My favorite difference, though, is that niche perfume is marketed totally differently than mainstream perfume. Mainstream perfume is treated like a beauty product that will make you more attractive to potential mates. That’s the low-hanging fruit for marketers, and if they can go there, they will every time, because it works. But perfume isn’t a beauty product like mascara. If you see a woman wearing the same mascara your mother wore when you were five, what will that make you feel? Probably nothing, because you wouldn’t even realize it. But if you could smell, right now, the perfume that your mother wore when you were five and your little face was buried into her neck, you would probably have an emotional reaction. I think all perfumers recognize that powerful connection between scent and memory and emotion, but niche perfumers allow themselves to do more meaningful things with it.

One final point: there’s a lot of room at the niche table. I’ve noticed that people who are really into perfume can sometimes get a little cynical about it, bemoaning that there are too many brands, that everybody’s calling themselves niche these days, that it’s impossible to keep up, and that there’s too much low-quality stuff flooding the market. I can understand those feelings. But I also think that a lot of these things are cause for celebration. The fact that more people are making perfume means that more people have the freedom in their lives to do something that brings them happiness. It means that more people are taking the chance to be happy, which is an incredibly brave and risky act. It means we live in a time of human history when many people have the luxury of creating. And it means that the Internet has revolutionized the perfume industry in a way that makes you in metropolitan Stockholm aware of Laurie Erickson in hilly little Healdsburg, California. I feel a surge of gratitude and admiration when I see people trying to make a career doing creative work. I see only good things here.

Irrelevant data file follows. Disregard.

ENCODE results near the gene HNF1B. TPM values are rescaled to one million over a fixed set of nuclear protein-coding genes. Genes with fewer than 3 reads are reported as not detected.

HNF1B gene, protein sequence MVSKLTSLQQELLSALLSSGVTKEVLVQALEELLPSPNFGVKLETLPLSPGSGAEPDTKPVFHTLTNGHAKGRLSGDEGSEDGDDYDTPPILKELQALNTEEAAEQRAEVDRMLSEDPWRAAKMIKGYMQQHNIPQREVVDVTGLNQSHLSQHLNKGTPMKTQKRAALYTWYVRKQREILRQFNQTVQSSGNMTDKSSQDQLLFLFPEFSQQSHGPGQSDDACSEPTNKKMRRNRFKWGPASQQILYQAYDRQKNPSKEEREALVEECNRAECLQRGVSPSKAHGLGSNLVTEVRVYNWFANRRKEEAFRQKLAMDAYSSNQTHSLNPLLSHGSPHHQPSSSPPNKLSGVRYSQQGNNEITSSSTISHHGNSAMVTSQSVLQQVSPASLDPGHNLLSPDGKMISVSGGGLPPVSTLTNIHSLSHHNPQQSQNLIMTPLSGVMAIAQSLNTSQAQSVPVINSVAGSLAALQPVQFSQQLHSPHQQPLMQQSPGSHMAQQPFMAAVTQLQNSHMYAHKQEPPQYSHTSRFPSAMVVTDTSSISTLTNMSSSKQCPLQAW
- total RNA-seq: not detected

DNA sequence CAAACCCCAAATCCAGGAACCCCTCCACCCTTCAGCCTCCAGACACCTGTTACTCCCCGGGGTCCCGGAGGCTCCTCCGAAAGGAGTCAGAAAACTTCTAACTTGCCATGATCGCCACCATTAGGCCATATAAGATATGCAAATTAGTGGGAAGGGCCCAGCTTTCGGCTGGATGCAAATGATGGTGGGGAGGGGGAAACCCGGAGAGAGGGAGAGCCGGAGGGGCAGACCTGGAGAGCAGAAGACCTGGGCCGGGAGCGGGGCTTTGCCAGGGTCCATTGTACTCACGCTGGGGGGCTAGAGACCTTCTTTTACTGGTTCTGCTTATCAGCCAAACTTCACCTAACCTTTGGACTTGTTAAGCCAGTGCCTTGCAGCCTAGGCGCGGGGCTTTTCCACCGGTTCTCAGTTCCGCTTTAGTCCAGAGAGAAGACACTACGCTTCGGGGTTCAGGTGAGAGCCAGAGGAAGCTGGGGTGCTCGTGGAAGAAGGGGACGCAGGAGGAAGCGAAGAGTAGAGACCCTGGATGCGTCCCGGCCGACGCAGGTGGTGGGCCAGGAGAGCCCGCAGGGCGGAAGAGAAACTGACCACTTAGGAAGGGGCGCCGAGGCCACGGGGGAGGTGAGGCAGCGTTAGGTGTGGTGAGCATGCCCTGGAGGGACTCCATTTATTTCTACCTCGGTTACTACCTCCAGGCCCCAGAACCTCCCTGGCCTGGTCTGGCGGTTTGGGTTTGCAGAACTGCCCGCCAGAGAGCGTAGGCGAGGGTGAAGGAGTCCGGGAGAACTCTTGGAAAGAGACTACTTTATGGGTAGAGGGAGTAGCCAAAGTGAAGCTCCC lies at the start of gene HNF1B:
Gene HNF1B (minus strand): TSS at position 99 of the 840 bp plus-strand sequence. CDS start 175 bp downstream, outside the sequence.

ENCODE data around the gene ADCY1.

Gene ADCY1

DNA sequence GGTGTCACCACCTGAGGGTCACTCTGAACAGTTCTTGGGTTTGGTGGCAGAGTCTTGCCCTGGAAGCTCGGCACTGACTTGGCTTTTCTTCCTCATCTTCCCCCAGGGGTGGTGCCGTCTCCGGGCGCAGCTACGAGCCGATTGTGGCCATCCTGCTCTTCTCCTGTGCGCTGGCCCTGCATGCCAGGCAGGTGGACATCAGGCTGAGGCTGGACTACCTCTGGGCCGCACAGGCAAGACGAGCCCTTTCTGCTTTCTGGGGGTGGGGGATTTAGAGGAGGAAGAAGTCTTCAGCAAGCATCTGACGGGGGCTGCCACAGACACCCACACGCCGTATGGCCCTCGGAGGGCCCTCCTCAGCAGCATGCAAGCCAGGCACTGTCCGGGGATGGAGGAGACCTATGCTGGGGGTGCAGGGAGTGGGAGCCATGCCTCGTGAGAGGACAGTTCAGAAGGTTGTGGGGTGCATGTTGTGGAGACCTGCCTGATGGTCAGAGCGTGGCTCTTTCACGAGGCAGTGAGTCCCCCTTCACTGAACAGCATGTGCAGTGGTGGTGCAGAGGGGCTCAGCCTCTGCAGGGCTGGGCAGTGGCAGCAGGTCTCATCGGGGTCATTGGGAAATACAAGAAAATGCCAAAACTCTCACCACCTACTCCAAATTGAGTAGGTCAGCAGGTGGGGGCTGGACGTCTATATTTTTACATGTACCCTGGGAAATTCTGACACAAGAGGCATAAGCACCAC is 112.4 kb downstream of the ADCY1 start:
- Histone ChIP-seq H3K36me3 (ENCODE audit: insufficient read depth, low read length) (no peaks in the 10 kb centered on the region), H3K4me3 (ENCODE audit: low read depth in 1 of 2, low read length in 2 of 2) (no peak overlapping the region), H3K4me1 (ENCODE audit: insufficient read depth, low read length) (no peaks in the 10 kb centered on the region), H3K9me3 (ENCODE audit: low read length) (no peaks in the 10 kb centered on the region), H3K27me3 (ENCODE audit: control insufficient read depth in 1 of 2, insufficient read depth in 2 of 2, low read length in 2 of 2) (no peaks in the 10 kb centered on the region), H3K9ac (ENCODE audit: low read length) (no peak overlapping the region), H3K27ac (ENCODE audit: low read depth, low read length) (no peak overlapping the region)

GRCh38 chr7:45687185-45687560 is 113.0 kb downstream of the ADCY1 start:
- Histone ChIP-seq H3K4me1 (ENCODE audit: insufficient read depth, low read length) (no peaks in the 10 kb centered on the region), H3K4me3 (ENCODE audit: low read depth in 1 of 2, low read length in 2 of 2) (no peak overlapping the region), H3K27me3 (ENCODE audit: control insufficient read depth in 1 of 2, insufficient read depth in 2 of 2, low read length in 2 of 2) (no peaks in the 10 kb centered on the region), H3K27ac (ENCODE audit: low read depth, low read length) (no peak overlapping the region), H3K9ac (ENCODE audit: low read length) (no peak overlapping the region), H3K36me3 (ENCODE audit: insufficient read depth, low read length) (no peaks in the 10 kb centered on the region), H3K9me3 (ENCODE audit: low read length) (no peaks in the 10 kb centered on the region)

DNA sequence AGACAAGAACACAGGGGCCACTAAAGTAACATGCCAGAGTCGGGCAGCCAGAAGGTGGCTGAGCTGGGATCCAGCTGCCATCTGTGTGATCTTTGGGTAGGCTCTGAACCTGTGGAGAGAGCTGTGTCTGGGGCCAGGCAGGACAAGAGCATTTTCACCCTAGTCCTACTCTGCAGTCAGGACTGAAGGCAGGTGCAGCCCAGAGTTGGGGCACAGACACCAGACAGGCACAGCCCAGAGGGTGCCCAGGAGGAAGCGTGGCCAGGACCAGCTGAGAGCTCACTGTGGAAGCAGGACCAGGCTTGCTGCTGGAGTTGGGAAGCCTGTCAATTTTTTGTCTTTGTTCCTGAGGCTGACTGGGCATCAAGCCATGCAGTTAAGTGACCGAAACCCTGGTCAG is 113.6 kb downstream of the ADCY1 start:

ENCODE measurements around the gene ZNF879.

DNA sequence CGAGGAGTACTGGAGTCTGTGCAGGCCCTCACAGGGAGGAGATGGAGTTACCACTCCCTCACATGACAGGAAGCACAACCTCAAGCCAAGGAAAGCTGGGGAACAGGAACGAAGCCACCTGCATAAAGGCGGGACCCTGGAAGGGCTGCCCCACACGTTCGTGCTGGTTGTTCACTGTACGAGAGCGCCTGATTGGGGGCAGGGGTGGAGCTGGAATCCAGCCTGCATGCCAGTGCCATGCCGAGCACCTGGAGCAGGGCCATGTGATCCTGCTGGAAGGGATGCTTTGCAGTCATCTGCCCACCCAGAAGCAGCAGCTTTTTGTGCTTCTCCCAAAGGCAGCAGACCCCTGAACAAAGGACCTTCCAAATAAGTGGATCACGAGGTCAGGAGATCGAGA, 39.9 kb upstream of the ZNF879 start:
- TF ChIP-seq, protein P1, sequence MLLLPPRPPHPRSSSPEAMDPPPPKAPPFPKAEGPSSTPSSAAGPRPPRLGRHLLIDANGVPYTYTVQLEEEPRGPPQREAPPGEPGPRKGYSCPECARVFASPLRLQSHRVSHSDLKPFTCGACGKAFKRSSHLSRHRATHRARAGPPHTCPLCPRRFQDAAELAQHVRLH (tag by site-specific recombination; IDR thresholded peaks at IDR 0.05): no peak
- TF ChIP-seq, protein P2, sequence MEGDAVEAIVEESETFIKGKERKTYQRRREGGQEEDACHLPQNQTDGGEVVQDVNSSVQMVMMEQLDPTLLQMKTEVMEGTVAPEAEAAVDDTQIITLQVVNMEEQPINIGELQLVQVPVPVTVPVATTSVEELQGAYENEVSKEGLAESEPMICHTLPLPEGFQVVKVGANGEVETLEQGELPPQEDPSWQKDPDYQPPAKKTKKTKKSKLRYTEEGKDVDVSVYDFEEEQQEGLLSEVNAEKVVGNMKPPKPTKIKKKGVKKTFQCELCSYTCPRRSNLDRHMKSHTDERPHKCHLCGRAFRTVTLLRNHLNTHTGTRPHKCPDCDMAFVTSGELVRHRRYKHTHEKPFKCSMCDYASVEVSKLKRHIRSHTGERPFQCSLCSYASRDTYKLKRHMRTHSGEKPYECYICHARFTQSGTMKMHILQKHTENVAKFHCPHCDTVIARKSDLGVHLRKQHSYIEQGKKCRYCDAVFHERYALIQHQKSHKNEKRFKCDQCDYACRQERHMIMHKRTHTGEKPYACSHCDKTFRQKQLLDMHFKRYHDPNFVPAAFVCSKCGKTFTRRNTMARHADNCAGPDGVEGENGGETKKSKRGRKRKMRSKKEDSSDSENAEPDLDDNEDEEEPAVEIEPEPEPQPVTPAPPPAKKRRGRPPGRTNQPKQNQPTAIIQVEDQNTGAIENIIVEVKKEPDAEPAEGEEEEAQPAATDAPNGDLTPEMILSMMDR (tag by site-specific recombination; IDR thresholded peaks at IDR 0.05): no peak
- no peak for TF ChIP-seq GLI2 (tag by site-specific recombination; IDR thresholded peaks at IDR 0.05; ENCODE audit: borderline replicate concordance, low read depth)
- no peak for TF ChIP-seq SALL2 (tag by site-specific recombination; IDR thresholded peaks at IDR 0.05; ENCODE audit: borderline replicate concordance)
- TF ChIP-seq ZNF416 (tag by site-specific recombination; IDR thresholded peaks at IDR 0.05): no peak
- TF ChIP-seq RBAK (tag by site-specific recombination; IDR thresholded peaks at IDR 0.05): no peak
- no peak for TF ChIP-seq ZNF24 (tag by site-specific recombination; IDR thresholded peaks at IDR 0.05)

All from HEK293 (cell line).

Why is your focus on niche perfumery?
The focus is on niche perfume for a few reasons. First, for people who get big, conscious joy out of the sense of smell, niche perfume is a fascinating space because it really engages your brain and makes you aware of the act of smelling. When you walk into most of the stores where people buy perfume, you don’t find many perfumes that take risks. You find things that are safe or trendy. A lot of people find comfort in safety and in things that have gained mass acceptance, but a lot of people feel bored by those things. The first group can easily find what it wants, but the second group has to look pretty hard.

That leads to the second point, which is that niche perfume is just much harder to find. A lot of this stuff can’t be experienced in person unless you go to cities like New York or Paris. A lot of it can’t be experienced unless you order it online. And in either case, you won’t go look for it if you don’t know that it exists—and most don’t.

So there are consumers out there who would love to explore niche perfume if they knew that it exists. And there are perfumers who would love to have bigger reach but don’t have an easy way to introduce themselves to consumers. The goal is to help make that connection.